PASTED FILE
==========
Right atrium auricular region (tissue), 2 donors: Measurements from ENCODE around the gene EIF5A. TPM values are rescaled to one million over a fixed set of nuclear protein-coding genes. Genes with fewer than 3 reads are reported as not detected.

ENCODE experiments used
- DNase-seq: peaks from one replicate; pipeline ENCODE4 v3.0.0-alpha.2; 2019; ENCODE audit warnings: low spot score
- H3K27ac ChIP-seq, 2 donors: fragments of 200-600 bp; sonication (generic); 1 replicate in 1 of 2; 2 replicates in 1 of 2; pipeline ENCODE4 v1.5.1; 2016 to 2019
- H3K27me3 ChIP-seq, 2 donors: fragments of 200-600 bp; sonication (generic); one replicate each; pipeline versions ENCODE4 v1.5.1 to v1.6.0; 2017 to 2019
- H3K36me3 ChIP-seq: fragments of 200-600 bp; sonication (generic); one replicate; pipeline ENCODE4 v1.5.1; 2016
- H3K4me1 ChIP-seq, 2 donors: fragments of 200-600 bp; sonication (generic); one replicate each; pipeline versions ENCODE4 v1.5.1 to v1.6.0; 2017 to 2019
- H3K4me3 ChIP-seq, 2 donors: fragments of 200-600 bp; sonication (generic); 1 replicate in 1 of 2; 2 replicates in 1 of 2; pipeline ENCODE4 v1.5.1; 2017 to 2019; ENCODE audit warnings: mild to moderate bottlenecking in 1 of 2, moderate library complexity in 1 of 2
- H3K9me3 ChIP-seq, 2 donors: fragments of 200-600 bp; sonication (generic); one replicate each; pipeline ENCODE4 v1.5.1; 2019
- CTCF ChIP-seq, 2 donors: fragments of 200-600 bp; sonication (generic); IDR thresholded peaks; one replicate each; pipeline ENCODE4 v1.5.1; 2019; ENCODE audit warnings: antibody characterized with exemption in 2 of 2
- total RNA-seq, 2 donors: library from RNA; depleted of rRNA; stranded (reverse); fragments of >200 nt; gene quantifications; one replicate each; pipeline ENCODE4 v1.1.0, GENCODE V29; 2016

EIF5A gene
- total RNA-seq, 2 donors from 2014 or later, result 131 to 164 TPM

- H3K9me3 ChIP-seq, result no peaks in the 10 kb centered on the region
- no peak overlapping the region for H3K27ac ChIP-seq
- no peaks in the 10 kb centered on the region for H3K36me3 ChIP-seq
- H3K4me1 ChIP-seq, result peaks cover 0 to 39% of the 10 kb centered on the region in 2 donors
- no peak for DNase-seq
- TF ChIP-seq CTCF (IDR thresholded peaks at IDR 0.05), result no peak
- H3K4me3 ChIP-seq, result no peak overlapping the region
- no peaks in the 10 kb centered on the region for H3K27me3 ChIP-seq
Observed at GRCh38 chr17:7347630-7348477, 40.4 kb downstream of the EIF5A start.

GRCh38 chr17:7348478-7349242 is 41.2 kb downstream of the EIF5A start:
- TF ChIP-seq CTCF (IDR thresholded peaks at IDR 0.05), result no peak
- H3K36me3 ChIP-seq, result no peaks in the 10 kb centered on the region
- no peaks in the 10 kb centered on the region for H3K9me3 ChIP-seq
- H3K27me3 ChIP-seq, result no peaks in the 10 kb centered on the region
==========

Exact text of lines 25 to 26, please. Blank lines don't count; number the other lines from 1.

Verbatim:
- H3K36me3 ChIP-seq, result no peaks in the 10 kb centered on the region
- no peaks in the 10 kb centered on the region for H3K9me3 ChIP-seq